'We video reporters were warned of the loss of dignity'

A C-list celebrity is swaying uncontrollably, bobbing in and out of the viewfinder like a human pendulum.

Equipped with only a notepad this sort of hyperactive tick during a ritual showbiz interview may not register with the journalist. But the singer’s musings are destined for a video report on the Manchester Evening News website and his uneasy relationship with sound and movement is going to produce less than becoming footage.

A tactful word with the hovering PR girl and the swaying is cut down to a gentle shuffle. White balance is adjusted, sound levels corrected, the shot composed so the grin dominates the frame. I press RECORD. There is a whirr, a buzz, then the camera screen flickers and dies.

My colleagues and I (there are five MEN journalists who are now accredited video journalists) were warned about the inevitable loss of dignity during our training last year. Camera work is up-close and personal, involving tussles for the best positions at press conferences and chasing villains emerging from court.

Despite covering the basics of camera work and online editing during a three-week course at the Press Association’s HQ at Howden, no-one was under the illusion we had suddenly become all-in-one producers, editors and cameramen, but we were up for making a stab at it.

Faster broadband speeds and web users more forgiving of the not-quite-TV standard mean stories featuring in the MEN can find a new life on the internet. The gruesome reality of Wigan’s pie-eating contest can now be conveyed in a way not possible with words alone.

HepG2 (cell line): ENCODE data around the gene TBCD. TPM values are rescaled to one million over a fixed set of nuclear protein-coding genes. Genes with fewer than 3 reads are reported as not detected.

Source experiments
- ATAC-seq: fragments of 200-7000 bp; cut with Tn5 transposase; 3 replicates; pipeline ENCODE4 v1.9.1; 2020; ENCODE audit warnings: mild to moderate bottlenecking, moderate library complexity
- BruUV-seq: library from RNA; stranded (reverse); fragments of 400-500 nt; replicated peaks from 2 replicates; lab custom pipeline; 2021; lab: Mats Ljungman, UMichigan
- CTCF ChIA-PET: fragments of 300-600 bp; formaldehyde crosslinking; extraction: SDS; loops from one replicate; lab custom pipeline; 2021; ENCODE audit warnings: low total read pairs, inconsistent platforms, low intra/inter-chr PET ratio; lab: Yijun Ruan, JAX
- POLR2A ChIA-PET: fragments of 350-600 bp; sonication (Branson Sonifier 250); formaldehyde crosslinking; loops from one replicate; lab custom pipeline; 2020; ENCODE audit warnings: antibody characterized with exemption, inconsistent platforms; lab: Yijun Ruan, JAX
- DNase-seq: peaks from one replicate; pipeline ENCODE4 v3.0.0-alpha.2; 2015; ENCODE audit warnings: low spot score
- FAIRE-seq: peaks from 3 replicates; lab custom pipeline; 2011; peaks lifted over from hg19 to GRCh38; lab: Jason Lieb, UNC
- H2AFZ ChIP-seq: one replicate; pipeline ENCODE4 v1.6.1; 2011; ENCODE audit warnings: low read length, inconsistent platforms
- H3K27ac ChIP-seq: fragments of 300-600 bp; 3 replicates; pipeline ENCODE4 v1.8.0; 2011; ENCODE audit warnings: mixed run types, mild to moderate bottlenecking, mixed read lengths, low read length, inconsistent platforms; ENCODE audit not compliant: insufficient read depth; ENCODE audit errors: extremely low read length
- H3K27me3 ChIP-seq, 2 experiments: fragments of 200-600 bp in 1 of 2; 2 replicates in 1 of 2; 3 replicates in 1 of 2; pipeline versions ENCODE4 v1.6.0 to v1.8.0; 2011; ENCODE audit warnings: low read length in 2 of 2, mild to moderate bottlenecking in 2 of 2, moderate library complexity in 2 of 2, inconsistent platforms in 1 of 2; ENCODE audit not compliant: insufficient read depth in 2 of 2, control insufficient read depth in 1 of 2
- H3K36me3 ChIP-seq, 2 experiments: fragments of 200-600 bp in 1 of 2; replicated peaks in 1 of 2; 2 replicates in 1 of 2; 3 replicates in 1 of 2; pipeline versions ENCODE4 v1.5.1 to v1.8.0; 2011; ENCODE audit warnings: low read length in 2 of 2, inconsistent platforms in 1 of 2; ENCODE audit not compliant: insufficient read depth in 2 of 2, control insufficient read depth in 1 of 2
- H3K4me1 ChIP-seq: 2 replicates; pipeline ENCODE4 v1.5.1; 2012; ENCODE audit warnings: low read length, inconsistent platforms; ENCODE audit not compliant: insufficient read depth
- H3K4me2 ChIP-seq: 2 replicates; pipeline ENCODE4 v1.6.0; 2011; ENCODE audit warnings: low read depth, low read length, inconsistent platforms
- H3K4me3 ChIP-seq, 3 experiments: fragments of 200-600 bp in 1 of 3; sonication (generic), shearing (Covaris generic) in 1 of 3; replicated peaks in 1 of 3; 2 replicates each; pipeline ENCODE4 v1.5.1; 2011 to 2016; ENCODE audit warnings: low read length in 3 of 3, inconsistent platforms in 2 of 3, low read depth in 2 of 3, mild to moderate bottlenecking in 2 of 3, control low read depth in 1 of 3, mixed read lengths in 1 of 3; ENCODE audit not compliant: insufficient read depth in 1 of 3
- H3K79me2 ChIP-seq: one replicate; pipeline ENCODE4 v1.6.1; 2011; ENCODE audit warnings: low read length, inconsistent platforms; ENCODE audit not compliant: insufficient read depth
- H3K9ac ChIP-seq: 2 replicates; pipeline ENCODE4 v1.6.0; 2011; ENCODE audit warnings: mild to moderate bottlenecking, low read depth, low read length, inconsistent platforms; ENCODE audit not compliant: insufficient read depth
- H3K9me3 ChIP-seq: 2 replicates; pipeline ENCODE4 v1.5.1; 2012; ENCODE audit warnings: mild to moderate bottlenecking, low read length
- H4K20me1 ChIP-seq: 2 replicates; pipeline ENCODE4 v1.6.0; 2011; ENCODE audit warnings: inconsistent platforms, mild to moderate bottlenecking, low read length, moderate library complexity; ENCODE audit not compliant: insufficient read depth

Despite initial fears that this new editorial toy would be used with such abandon that we would soon be handing in our notices (reinforced by a few 15-hour shifts), the workload implications of video has gradually been understood by journalists and editors alike.

Picking up equipment, getting the relevant shots, setting up interviews, writing and filing a story for the paper, downloading footage, editing it on computer and uploading it onto the paper’s website can take a whole day or sometimes longer.

To a print journalist, the process is undeniably awkward but does yield interesting experiences, such as running through the streets of Moss Side with a tripod and camera bag in tow in search of a 500-strong procession of black police officers was one such occasion, recording the up-close sounds of battering rams during police drugs raids another. Ex-Corrie Julie Goodyear’s display of how to exit a giant birthday cake was also memorable.

There is no question that producing a video will take you out of your ‘day job’of finding and reporting news. Sending journalists out with a camera will reduce their ability to contribute to that day’s paper and editors must be prepared to take the hit.

Additionally, not every reporter will want to trade in their notepad for a camera or have an aptitude for filming (And why should we? It is, after all, a completely different discipline).

At the MEN, video-trained journalists have been supported with packages from by our sister TV station Channel M, which has greatly reduced the number of web packages produced to a manageable one or two a week. So far, this balance seems to be working out.

Back then to the C-lister. Without a back-up battery or a charger to run the camera from a wall socket, I close the camera’s viewfinder making sure no-one can see the lifeless screen and pretend to press the relevant buttons.

Sometimes it takes a while to get used to a new way of doing things. For the time being, there’s no point disappointing my subject.

‘OK,’I smile. ‘We’re rolling.”

Yakub Qureshi is education correspondent for MEN. He now makes sure his camera is fully charged.

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